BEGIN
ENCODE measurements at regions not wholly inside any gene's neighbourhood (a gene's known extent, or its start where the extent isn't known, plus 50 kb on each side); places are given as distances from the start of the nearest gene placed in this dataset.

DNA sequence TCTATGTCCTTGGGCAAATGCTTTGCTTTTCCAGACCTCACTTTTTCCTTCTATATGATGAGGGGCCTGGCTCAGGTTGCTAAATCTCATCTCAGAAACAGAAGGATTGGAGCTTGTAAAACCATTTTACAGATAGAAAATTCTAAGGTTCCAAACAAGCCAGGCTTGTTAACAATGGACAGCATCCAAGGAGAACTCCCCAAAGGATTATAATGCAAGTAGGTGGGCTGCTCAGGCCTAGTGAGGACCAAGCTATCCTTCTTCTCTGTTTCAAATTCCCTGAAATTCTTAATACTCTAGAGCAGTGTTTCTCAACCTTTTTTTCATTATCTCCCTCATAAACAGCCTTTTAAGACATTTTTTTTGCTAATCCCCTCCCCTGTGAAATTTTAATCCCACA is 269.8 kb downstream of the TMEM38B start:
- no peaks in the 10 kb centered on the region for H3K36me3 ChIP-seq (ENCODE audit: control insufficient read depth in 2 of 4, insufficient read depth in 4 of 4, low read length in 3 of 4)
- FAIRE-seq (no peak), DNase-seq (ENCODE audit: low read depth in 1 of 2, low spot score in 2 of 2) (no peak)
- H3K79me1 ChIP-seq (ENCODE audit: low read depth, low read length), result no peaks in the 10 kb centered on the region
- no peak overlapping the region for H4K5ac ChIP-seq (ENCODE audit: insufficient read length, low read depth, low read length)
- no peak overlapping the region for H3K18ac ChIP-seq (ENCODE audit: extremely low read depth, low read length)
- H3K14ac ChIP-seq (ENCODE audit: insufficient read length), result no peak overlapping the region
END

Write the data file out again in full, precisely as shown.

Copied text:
ENCODE measurements at regions not wholly inside any gene's neighbourhood (a gene's known extent, or its start where the extent isn't known, plus 50 kb on each side); places are given as distances from the start of the nearest gene placed in this dataset.

DNA sequence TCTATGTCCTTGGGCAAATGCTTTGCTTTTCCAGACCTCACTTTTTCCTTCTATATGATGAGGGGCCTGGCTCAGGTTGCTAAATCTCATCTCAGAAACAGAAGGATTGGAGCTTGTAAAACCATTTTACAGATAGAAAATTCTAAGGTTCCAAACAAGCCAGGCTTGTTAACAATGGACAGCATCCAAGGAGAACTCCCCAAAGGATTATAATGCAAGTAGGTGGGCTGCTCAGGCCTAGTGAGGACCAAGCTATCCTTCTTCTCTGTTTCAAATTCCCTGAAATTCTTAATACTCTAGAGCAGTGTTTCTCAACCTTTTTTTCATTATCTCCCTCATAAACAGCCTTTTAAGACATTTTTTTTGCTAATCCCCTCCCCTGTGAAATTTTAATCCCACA is 269.8 kb downstream of the TMEM38B start:
- no peaks in the 10 kb centered on the region for H3K36me3 ChIP-seq (ENCODE audit: control insufficient read depth in 2 of 4, insufficient read depth in 4 of 4, low read length in 3 of 4)
- FAIRE-seq (no peak), DNase-seq (ENCODE audit: low read depth in 1 of 2, low spot score in 2 of 2) (no peak)
- H3K79me1 ChIP-seq (ENCODE audit: low read depth, low read length), result no peaks in the 10 kb centered on the region
- no peak overlapping the region for H4K5ac ChIP-seq (ENCODE audit: insufficient read length, low read depth, low read length)
- no peak overlapping the region for H3K18ac ChIP-seq (ENCODE audit: extremely low read depth, low read length)
- H3K14ac ChIP-seq (ENCODE audit: insufficient read length), result no peak overlapping the region